Boston Consultation: “We Find Christ Anew in the One Who Offends Us Most”
I’m still contemplating three invigorating days last week at “Teaching Religion, Conflict Transformation, and Peacebuilding: A Consultation of Educators,” held at the Boston University School of Theology. I love Boston, and it was a refreshing space with people committed to being more than theoretical, including a couple Jewish leaders I really enjoyed meeting.
Three things I’m thinking about:
First, while the church’s many conflicts are cutting the knees out of our credibility, convenor Tom Porter’s claim that “we’re in the early stages of a movement” putting peace witness at the heart of Christianity struck me as true. Regarding “early stages” Tom cited Willard Swartley’s recent, important book Covenant of Peace: The Missing Peace in New Testament Theology and Ethics. Regarding the “movement” part I have written about emerging “communities of the restless.” The BU gathering was another example.
A second challenge: peacemaking is about who we become, not just what we do. There is a growing professionalization of “peacebuilding.” But healing deep wounds is not a technical issue. The consultation raised critical questions not only regarding the sustainability of the peacemaker over the long haul (creating social change leads to spiritual exhaustion) but the peacemakers’ conversion. One participant named “the mistaken notion that you can get to justice by bypassing righteousness.” How is peace and justice work rooted not in resistance and judgment but in gratitude, grace, and joy?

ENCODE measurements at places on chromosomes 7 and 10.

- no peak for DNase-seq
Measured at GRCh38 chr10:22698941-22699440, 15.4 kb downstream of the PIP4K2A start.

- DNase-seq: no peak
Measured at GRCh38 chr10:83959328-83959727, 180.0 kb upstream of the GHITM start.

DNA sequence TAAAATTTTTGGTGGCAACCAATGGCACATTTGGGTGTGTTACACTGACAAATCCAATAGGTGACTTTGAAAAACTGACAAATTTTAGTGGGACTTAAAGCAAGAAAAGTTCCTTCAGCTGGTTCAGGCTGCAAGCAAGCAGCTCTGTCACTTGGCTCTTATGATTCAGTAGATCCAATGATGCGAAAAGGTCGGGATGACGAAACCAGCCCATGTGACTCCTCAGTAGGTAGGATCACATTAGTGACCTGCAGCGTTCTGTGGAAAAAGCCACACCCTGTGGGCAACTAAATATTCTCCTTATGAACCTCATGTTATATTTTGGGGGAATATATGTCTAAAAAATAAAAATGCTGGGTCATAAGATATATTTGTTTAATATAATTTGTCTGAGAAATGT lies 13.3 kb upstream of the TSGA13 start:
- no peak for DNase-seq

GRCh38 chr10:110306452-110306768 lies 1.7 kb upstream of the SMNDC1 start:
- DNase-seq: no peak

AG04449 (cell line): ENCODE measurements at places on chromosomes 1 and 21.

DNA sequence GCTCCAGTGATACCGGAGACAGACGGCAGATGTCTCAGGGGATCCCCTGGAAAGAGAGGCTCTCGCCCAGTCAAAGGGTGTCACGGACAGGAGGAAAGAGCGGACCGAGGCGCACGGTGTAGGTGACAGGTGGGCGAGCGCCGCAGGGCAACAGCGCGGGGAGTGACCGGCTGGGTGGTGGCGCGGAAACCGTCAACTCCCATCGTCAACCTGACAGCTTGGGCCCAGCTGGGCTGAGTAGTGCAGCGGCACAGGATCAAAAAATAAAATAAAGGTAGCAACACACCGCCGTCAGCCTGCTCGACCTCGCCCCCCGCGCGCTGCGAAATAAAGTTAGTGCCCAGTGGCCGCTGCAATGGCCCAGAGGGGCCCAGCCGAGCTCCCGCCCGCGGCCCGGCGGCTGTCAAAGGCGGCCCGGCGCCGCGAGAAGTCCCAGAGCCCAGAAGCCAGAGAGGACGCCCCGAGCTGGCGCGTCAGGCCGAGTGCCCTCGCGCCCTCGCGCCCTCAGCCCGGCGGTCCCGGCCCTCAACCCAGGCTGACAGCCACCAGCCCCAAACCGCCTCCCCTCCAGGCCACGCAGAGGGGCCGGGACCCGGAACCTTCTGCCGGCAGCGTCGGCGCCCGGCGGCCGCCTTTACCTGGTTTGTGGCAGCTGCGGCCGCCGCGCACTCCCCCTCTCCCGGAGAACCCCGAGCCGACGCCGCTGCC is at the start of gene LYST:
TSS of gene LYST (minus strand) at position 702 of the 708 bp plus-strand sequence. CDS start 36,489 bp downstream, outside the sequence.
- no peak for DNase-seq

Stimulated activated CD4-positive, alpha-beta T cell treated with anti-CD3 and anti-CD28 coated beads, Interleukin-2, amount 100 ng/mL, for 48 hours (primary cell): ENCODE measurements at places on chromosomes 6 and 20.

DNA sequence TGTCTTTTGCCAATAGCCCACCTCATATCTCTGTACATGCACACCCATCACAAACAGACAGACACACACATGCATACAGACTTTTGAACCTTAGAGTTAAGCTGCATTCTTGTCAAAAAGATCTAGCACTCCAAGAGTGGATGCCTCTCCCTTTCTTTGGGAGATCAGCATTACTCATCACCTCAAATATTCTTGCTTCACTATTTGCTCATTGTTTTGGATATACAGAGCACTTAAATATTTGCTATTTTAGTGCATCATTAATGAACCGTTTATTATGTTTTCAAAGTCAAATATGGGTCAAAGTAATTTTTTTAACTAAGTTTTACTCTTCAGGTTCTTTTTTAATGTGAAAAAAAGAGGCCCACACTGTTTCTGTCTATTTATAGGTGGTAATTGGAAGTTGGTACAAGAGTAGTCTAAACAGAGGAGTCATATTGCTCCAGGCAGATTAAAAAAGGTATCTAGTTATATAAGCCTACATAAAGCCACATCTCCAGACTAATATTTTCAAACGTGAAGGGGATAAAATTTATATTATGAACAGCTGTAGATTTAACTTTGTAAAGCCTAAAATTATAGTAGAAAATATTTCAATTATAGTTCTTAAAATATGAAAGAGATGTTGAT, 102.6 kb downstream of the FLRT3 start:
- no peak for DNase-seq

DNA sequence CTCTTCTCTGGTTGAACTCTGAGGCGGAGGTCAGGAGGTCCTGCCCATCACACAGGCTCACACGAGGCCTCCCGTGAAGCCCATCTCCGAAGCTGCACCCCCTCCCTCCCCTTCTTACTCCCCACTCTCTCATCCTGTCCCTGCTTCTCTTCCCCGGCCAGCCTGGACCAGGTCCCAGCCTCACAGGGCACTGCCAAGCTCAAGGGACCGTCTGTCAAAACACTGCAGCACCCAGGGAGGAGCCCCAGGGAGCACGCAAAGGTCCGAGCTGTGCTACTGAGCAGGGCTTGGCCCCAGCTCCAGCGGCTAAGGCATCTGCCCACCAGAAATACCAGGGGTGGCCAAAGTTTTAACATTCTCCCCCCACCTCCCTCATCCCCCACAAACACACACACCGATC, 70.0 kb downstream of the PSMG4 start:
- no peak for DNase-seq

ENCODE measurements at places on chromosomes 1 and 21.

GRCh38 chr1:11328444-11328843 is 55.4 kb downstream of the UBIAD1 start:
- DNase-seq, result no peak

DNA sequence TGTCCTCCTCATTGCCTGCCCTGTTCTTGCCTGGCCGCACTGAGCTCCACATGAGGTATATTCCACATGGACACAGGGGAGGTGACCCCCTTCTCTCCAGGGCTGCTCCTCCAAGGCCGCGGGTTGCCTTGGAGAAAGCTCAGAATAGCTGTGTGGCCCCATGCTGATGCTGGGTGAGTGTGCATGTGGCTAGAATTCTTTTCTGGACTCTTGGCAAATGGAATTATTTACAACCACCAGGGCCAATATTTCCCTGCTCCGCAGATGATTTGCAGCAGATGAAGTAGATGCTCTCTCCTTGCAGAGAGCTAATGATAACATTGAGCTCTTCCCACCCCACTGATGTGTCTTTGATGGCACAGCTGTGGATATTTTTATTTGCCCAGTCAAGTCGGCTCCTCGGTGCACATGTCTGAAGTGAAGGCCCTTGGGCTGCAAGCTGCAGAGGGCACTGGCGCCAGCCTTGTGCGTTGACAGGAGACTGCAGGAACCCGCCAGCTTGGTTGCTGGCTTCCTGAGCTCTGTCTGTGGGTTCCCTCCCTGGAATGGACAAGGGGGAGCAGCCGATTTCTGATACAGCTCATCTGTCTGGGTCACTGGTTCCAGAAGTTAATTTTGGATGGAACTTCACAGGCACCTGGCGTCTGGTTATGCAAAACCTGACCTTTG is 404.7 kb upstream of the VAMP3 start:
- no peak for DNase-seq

Third, Marc Gopin from George Mason University contrasted what is marketed as peace (especially by the academy) versus the wisdom gathered from lives and communities on the ground (Charles Marsh’s work in The Beloved Community is a good example of the latter). Gopin talked about the many “peacemaking geniuses” he meets at the grassroots across the world. A couple great quotes: “Academics kills practice – it makes the theoreticians the experts” and “The genius of a PhD does not require a PhD.”
Finally a word from Jan Love, dean of Candler School of Theology, is bugging me (in a good way):
“We need to move beyond tolerance and beyond offense to engage the profound differences we experience … This is what Paul’s understanding of love means [in 2 Corinthians 13]. We find Christ anew in the one who offends us most”
About the Author: Chris Rice is co-director of the Center for Reconciliation at Duke Divinity School. He is author of Reconciling All Things, Grace Matters, and More Than Equals. He writes regularly at the blog Reconcilers.
Last 5 posts on the Reconcilers Blog:
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